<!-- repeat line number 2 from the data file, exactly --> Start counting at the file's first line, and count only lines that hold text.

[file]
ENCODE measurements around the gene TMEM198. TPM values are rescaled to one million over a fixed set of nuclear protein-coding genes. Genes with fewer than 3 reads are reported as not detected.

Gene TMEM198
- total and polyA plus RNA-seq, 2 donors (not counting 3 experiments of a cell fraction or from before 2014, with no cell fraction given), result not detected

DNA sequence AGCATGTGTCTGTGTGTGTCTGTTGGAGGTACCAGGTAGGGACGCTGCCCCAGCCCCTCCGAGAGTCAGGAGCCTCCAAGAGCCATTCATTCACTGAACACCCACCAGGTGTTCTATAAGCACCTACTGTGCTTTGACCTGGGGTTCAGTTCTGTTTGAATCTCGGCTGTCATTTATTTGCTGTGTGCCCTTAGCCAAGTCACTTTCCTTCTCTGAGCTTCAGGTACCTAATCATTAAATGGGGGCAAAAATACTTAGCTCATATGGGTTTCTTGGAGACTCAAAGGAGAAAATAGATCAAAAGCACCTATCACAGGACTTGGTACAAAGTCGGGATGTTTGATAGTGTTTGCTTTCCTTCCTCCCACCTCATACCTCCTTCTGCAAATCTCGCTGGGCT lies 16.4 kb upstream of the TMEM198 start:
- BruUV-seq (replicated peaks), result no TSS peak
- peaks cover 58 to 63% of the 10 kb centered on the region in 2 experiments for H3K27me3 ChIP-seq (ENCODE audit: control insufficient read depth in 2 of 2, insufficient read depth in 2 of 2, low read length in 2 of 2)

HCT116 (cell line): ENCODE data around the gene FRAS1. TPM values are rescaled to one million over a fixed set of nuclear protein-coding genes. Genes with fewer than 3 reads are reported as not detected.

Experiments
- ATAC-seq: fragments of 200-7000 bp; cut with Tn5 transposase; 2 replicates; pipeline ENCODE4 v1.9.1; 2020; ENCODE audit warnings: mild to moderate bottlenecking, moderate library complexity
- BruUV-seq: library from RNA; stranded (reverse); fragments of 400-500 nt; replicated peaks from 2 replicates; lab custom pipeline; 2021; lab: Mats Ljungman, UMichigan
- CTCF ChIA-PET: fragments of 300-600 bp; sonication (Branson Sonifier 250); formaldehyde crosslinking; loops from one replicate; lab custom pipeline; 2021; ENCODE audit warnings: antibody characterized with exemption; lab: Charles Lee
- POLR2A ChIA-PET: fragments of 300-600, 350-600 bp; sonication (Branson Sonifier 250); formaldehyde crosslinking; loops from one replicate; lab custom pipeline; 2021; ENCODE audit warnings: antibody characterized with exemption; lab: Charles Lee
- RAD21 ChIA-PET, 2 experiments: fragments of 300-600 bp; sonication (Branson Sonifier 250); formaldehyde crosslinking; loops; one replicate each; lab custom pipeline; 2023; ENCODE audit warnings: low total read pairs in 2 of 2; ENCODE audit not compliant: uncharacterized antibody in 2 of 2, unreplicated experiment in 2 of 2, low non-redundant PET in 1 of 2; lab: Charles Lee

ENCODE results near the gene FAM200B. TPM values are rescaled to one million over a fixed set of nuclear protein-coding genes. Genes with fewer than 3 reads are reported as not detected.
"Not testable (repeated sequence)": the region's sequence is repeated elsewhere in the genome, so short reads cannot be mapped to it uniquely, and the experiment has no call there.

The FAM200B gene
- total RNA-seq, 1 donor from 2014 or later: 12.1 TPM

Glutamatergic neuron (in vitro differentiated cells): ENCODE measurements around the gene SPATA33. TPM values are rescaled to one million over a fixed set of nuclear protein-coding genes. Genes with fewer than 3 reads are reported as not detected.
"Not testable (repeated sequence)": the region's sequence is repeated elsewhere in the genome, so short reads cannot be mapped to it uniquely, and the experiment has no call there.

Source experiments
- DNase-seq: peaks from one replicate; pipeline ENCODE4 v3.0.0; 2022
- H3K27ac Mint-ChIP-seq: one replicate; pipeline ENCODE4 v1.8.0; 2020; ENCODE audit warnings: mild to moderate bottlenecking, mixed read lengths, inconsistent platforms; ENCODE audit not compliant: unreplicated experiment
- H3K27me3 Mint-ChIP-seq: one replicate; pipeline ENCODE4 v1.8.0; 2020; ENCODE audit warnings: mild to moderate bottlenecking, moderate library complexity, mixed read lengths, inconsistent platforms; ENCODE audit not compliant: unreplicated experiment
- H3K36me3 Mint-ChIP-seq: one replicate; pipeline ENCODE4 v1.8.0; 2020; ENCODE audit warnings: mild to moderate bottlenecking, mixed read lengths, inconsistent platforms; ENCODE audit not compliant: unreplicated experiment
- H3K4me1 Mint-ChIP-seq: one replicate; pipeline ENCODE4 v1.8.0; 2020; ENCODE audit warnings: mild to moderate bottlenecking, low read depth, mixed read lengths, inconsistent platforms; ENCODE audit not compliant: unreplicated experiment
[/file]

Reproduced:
Gene TMEM198